Thank you all so much!!!!
Unread 07-22-2005, 10:34 AM
Puberty and my 10 yr old daughter.

Four daughters here, My advice to you is hurry up and have the talk. Believe me her friends already are "talking". My task doing this is easier as she is not "clueless" due to her friends, her sisters, TV (even the commercials) and my surgery. Actually this started when she was two, and kinda accompanied me to the restroom. (so I could keep an eye on her)

She discovered the pads, and we called it "mommies diapers"!! Told her it was "our secret".

I was always honest, just be honest according to age. But make sure you attach no "bad names" that conjur up total dread, or fear. I called it a period. Period. I did tell them it would hurt sometimes. I did tell them not to be scared, and to be prepared.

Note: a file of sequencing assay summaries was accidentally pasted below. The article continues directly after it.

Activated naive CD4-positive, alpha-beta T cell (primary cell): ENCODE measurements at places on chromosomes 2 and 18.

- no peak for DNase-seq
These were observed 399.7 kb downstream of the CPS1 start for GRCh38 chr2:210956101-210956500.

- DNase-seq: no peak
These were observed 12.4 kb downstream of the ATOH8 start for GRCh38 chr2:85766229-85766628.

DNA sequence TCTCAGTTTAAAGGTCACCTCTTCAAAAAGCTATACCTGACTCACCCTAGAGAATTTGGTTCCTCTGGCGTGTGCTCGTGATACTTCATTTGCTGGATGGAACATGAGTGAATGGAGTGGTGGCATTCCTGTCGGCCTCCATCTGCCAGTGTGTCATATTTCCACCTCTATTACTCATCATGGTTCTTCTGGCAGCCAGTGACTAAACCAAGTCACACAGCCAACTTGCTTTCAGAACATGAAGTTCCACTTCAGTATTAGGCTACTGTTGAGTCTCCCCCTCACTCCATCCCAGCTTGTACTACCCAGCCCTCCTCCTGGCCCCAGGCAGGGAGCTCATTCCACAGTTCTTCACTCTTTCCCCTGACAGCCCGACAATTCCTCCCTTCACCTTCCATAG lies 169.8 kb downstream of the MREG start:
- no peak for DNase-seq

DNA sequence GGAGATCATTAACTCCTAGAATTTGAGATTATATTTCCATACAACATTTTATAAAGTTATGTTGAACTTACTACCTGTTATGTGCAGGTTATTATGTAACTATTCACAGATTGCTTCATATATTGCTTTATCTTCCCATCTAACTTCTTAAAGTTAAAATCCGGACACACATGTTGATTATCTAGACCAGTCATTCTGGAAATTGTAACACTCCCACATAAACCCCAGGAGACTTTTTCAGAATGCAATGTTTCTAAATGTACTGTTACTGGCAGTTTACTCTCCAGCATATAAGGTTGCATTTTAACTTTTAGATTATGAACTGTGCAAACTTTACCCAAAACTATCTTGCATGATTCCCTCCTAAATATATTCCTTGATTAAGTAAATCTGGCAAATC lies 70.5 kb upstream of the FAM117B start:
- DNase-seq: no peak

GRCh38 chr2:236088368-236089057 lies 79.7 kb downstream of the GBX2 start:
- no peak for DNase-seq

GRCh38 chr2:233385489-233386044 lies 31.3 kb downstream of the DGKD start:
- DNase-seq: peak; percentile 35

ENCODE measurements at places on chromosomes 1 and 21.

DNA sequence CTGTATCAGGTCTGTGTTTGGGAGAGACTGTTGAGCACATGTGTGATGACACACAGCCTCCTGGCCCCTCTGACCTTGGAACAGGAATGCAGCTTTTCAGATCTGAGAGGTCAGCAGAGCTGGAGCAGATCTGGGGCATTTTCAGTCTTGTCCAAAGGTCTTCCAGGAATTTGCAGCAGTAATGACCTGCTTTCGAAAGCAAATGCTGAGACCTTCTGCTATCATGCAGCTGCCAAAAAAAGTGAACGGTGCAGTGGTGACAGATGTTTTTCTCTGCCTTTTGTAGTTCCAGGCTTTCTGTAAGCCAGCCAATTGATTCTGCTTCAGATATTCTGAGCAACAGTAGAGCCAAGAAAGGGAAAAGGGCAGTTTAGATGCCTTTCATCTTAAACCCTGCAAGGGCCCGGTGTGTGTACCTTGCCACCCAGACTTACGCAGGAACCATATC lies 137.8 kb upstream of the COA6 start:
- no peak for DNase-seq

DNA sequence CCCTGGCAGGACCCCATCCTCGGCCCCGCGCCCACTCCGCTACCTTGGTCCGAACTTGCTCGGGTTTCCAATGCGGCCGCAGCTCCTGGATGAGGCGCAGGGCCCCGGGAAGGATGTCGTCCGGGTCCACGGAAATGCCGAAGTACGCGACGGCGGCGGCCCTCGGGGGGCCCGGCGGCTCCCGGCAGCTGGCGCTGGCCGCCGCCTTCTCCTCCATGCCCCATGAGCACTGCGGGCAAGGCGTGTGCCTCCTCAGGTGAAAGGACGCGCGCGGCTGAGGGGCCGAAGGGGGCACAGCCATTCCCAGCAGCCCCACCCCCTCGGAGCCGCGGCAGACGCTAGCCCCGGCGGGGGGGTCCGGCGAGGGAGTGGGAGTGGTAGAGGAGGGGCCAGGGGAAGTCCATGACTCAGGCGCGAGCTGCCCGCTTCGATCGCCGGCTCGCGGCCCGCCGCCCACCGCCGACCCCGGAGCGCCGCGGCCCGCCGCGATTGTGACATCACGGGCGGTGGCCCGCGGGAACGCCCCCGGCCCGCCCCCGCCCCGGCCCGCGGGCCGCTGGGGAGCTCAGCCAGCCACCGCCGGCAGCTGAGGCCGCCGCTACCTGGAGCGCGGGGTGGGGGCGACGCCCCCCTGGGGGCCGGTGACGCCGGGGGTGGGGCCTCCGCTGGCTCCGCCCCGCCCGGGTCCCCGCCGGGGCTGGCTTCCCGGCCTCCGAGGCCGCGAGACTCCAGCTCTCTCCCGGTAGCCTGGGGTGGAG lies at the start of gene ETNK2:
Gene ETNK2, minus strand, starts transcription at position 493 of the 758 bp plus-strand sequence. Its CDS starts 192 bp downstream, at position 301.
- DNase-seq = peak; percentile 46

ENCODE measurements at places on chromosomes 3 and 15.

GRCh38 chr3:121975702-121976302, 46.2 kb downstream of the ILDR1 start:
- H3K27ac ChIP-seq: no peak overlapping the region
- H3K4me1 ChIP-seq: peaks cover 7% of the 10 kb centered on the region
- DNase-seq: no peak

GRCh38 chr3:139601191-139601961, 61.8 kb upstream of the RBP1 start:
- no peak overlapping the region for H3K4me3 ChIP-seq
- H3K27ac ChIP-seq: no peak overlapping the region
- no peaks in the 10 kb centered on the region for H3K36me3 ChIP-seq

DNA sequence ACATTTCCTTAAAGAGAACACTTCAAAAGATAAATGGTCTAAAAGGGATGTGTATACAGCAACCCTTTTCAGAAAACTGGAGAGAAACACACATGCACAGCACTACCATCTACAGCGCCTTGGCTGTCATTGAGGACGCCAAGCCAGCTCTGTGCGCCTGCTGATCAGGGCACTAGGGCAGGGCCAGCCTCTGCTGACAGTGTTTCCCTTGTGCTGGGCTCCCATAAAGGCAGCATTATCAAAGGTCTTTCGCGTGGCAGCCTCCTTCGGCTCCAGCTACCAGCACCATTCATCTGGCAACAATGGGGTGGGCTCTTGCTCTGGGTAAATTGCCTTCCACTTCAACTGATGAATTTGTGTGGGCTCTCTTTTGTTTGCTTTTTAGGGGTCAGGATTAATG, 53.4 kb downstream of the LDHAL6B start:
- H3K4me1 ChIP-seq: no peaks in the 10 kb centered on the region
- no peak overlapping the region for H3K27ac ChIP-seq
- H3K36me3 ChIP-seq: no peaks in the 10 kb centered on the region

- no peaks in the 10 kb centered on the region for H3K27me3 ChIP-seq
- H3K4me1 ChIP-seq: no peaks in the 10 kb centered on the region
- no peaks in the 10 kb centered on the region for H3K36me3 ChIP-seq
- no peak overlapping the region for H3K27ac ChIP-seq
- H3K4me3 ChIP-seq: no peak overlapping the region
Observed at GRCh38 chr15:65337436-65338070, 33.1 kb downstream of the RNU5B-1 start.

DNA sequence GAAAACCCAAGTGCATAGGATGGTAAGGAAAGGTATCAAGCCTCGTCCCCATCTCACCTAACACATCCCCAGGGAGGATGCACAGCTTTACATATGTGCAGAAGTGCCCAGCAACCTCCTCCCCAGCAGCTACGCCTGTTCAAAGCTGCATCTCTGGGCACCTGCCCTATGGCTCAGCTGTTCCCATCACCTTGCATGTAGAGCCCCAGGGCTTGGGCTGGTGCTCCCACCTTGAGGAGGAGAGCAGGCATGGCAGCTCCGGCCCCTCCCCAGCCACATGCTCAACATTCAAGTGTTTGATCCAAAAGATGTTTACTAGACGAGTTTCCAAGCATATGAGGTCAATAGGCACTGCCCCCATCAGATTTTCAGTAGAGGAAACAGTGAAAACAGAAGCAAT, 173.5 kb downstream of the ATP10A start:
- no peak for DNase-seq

As she got older, I explained the physical process. I compared it to losing skin, or hair like they were learning in Health class. The "renewal" of the nest for the baby. I also always emphasized that this would allow them to have babies, and was worth the trouble. BE real clear about "bleeding". Tell them it will be blood and will look like blood, but to not panic, it is natural.

The sex part of that went on hold till much later. Or until they asked.

Don't JUST give them a book and expect them to get or retain the relevant part or not STILL be confused. They need YOU to tell them, to believe it.

Learned that with one the hard way ONCE.